The handling of coated abrasives is sometimes neglectful. Abrasives are often thought of as being imperious to rain, heat, cold and rough handling, but this is not the case.
Oftentimes, there is no special room set aside for proper storage of abrasives. An ideal storage room is one in which all the walls are inside partitions, rather than against any outside walls of the building.
Abrasive should be kept away from windows and any direct heat source. Air-conditioned rooms are recommended for all users with large abrasives inventory.
Coated abrasives (and bonded abrasives as well for that matter) should not be stored on concrete floors or near any area of dampness.
If the abrasives are to be stored for any length of time, it is strongly advised to store them in the original packaging or containers.
Belts which are already out of the package should be rolled up and stored on end on a shelf.
Relative humidity is an important factor in the transport and storage of coated abrasives.
Optimum conditions are 35% to 50% relative humidity (45% is ideal) at a temperature range of 60° to 80° F (70° is ideal) or 18° to 26° Celsius.
Problems arise as soon as the relative humidity changes. An example of such a change is the beginning of the heating season when the humidity in heated rooms drops by 10% to 15%.
The other extreme is after a lengthy period of rain or foggy weather, when the relative humidity rises to 80% or more.
Coated abrasives are often not given sufficient time to become equalized to the altered conditions during the transitional period and therefore perform less than satisfactorily.
If the relative humidity increases, so does the moisture content of the backing and bonding of the coated abrasive. Productivity and rate of output diminishes.
The reduction can be between 50% and 100% with glue-bonded products and up to 25% with resin-bonded abrasives.
Coated abrasive backings (paper, cloth, fiber) respond to humidity changes at different rates than the bonding material (resin or glue).
Consequently, the backing material alters in shape at a different rate than the bonding material. This difference causes overall distortion in the shape of the abrasive product.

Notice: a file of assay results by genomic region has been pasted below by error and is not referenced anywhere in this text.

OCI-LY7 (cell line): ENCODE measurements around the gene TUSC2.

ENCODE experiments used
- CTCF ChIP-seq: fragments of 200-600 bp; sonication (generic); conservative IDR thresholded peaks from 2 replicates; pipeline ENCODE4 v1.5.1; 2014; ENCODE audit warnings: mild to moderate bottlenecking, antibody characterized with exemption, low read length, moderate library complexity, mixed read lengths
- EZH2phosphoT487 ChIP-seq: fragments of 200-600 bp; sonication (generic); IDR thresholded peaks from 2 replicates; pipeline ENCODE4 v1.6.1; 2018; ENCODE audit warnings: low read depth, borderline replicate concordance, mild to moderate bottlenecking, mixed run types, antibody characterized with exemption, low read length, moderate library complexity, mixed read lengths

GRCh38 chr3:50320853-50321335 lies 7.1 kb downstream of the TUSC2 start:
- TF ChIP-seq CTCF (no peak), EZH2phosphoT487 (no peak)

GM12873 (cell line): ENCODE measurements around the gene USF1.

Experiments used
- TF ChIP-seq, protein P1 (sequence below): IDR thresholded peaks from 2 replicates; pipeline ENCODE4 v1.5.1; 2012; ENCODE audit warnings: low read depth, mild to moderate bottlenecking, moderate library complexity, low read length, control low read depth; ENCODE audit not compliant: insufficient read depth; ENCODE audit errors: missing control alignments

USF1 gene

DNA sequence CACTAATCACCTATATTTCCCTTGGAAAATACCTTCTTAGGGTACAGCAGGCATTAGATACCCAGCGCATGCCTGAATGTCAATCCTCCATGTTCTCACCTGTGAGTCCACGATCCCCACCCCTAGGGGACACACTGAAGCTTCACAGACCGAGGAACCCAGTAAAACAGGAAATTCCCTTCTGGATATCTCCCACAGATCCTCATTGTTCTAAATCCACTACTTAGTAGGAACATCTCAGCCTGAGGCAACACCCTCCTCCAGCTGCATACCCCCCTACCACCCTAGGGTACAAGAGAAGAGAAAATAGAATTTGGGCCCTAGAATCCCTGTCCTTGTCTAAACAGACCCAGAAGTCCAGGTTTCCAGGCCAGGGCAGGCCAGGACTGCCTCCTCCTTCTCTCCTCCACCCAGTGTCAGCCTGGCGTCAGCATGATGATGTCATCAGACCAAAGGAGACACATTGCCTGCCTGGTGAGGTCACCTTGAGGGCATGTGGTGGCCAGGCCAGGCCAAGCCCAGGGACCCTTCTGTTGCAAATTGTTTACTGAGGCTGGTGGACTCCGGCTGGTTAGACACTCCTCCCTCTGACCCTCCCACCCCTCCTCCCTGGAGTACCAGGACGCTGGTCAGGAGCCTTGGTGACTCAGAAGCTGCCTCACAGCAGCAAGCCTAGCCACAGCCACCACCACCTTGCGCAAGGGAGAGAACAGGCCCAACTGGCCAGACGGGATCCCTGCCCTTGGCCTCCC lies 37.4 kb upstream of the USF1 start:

High relative humidity causes the coated abrasive to curl in a concave manner grit side up (curling). Low relative humidity causes the products to curl in a convex manner (bowing/arcing).
Additionally damp air can cause the backing to become “flabby”, which in turn causes creasing, loading and premature grit loss (particularly on glue-bonded products).
Low humidity can cause product brittleness and lack of flexibility.
Abrasive belts, particularly wide belts, should be removed from the original packaging 24 hours prior to being used.
During that period the belts should hang on special conditioning racks near the machine on which they will be run.
This period will ensure that the belts have adjusted to ambient temperature and humidity conditions as well as removing any “set” in the material from packaging.
For wide belts this conditioning is crucial. These racks can be easily constructed using level wall bracket hangars (wooden dowels with 4” diameters may also be used),
covered with a cardboard or other non-metallic core, preferably at least 4” in diameter and at least 4” away from the wall.
Using too narrow hanger cores may damage the bond or backing of the abrasive belts.
Bonded abrasive items should be stored in original packaging, flat on a shelf or in a cabinet away from direct sources of heat and dampness.
They should never be hung on peg boards as this allows heat and humidity fluctuations access to both sides of the wheels increasing the chances that the wheel integrity will be compromised.
With any abrasive, coated or bonded, all normal safety precautions should be followed. These may include the wearing of safety glasses or masks, making sure machinery guards are intact,
the use of dust collection systems, wearing of gloves etc.
Abrasive items can cause injury if the user is not properly protected and the machinery is not properly guarded!